Striatal Dopamine Induced ERK Phosphorylation Is Altered in Mouse Models of Monogenic Dystonia

Chiara Melis, Genevieve Beauvais, Brian S. Muntean, Maria Daniela Cirnaru, Garrett Otrimski, Jordi Creus-Muncunill, Kirill A. Martemyanov, Pedro Gonzalez-Alegre, Michelle E. Ehrlich

Research output: Contribution to journalArticlepeer-review

2 Scopus citations


Background: Similar to some monogenic forms of dystonia, levodopa-induced dyskinesia is a hyperkinetic movement disorder with abnormal nigrostriatal dopaminergic neurotransmission. Molecularly, it is characterized by hyper-induction of phosphorylation of extracellular signal-related kinase in response to dopamine in medium spiny neurons of the direct pathway. Objectives: The objective of this study was to determine if mouse models of monogenic dystonia exhibit molecular features of levodopa-induced dyskinesia. Methods: Western blotting and quantitative immunofluorescence was used to assay baseline and/or dopamine-induced levels of the phosphorylated kinase in the striatum in mouse models of DYT1, DYT6, and DYT25 expressing a reporter in dopamine D1 receptor-expressing projection neurons. Cyclic adenosine monophosphate (cAMP) immunoassay and adenylyl cyclase activity assays were also performed. Results: In DYT1 and DYT6 models, blocking dopamine reuptake with cocaine leads to enhanced extracellular signal-related kinase phosphorylation in dorsomedial striatal medium spiny neurons in the direct pathway, which is abolished by pretreatment with the N-methyl-d-aspartate antagonist MK-801. Phosphorylation is decreased in a model of DYT25. Levels of basal and stimulated cAMP and adenylyl cyclase activity were normal in the DYT1 and DYT6 mice and decreased in the DYT25 mice. Oxotremorine induced increased abnormal movements in the DYT1 knock-in mice. Conclusions: The increased dopamine induction of extracellular signal-related kinase phosphorylation in 2 genetic types of dystonia, similar to what occurs in levodopa-induced dyskinesia, and its decrease in a third, suggests that abnormal signal transduction in response to dopamine in the postsynaptic nigrostriatal pathway might be a point of convergence for dystonia and other hyperkinetic movement disorders, potentially offering common therapeutic targets.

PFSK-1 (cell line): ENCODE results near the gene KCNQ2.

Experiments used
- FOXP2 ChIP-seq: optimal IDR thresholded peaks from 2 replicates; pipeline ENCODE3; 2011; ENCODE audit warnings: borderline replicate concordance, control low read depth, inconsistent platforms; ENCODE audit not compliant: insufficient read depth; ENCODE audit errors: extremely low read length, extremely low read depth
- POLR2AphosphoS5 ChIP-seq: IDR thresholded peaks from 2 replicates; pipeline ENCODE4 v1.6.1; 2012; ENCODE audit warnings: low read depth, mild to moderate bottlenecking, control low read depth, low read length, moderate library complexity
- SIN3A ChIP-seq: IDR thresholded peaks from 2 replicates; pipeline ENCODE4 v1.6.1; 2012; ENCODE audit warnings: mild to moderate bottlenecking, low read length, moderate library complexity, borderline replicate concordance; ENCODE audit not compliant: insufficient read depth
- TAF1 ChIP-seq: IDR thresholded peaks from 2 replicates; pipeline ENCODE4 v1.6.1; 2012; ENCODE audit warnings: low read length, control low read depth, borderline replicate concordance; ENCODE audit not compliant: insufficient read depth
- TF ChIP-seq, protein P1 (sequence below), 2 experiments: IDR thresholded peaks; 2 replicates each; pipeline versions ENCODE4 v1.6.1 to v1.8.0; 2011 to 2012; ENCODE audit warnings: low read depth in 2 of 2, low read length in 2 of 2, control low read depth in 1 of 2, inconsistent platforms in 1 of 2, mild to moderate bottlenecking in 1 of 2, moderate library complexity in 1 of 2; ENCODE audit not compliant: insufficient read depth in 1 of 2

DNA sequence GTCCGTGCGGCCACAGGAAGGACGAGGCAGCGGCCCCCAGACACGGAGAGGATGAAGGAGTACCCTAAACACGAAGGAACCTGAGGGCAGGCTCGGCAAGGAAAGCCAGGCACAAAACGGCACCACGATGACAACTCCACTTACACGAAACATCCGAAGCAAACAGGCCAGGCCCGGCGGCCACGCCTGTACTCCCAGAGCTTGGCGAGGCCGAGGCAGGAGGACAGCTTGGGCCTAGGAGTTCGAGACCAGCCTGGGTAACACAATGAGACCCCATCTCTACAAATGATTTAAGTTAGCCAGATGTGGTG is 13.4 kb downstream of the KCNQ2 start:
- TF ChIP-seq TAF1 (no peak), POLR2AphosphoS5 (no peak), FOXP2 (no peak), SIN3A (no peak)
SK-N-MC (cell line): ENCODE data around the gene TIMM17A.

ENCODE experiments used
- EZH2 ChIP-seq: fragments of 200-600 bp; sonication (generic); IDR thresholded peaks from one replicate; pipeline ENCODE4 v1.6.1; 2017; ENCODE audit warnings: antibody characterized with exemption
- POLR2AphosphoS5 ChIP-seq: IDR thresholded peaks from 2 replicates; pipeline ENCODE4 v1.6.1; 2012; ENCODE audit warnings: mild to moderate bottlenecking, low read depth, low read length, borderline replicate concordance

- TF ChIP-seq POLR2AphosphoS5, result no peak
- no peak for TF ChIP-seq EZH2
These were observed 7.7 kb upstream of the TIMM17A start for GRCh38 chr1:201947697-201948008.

Original languageEnglish (US)
Pages (from-to)1147-1157
Number of pages11
JournalMovement Disorders
Issue number5
StatePublished - May 2021
Externally publishedYes


  • ERK
  • dopamine
  • dystonia
  • levodopa-induced dyskinesia
  • map kinase
  • striatum

ASJC Scopus subject areas

  • Neurology
  • Clinical Neurology


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